Wednesday, April 30, 2008

JESUS and History


I am not convinced that Jesus was ever a formal, appointed "rabbi" of the traditional schools of Judaism. In the Gospels, over and over, his "enemies" appear as the "scribes and Pharisees." The latter were traditionalist and orthodox people, "people of the book," which Jesus was clearly not.:) Also, there are some historical sources that claim that the term "rabbi" was not used to designate an official, formal, teacher or leader in Judaism until after the death of Jesus; so, it might be an anachronism.

Jesus was clearly not orthodox. In some ways, he was just as clearly antiorthodox, as when, in Matthew 5, he in effect denied the infallibility of the "written" Scriptures and recommended that we follow the heart.

Other texts, such as the famous John 17:3, imply that he might have been a gnostic (mystic). For there, in prayer, Jesus says, "This is timeless life, to know (Greek, form of gnodsein) you, the only true God, and the one whom you emanated, Jesus Christ." This kind of thinking/talking was purest mysticism.

I am not convinced that there is any historical data whatsoever that proves that Jesus was married. If he was, great! Also, if he was not, great! His beautiful teachings of Love are not altered one way or the other. I know that, since the "tempest in a teacup" caused in the official Catholic Church recently, many people will argue to the death that Jesus was married to Mary Magdalen. I believe, and remember, that they were the closest of friends. But there is no solid, good, scholarly evidence that they were married. In a gnostic work, the "Gospel of Phillip," it says that Jesus used to kiss her on the mouth with fair regularity, so they were not only friends, but intimate friends. (This Gospel says even that the other disciples were jealous!) And Mary Magdalen was recognized, in place of Peter, as the founder of the later church, by gnostics of many traditions. And this fact is also very impressive.

I know and agree that Jesus was no carpenter; only Joseph was. And the people said that he was a carpenter; but the people also said that he "had a demon." So, you cannot, as always, rely on the crowd to prove anything! Yet there is consistent scholarly consensus that he was no carpenter, popular myth to the contrary.:)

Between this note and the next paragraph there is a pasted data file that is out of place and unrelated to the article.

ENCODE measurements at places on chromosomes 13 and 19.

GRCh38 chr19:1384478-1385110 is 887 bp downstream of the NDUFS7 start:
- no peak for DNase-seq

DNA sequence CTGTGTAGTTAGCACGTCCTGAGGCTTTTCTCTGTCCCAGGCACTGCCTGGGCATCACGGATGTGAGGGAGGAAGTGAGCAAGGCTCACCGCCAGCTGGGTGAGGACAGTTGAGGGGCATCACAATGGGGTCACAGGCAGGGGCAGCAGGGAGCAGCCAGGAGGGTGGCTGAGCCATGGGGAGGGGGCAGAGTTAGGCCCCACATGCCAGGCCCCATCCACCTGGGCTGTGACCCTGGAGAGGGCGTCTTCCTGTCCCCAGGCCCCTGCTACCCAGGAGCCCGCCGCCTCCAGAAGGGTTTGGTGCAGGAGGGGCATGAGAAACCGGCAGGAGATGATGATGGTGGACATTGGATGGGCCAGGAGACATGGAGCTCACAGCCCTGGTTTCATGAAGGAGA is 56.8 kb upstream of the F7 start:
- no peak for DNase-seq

Yes, the orthodox, official Church was powerfully misogynistic, and this alone is a good enough reason-- as if another were needed-- to reject the leadership of the official and orthodox Church. (There are many other good reasons for rejecting, even renouncing, this Church. For one, it mistakes Jehovah for the sweet Lord of Love!:)

Jesus rejected the title of "messiah." There was a good, sound historical reason for this: The Jewish "messiah" was predicted to be a powerful and bloody general who would liberate the Jewish nation by spilling the blood of tens of thousands of Romans and other Jewish "enemies." This nightmarish, hideous "prophecy" did not at all fit the gentle teacher of Love.

The unreliability of the canonical Gospels, which went through many hands of many scribes, is indicated by the fact that, in Mark, the oldest of the official Gospels (including also Matthew, Luke, and John), Jesus tells Pilate that he is the "messiah." The "messiah" was nothing more than a popular Jewish superstition; Jesus did not buy into it at all, and certainly never made any claims to be the messiah. Like the word "rabbi," this word is also an anachronism; the word was not even used during the life of Jesus, but came along later.

The Greek word khristos, "Christ," is much more than a mere translation of the Hebrew mashiahh, or "messiah." Like "Buddha," in Sanskrit, the word "Christ" referred to a level of enlightenment, as the "anointed" one-- "anointed" by the Spirit (God or Love). But when Christianity historically abandoned many Jewish customs, holidays, and Levitical requirements of the Law, such as sacrifice, it somehow clinged tenaciously to the doctrine of the messiah-- in some ways, the most harmful of all. (Maybe this appealed to the Church because it was ruled by the lower nature.)

No comments: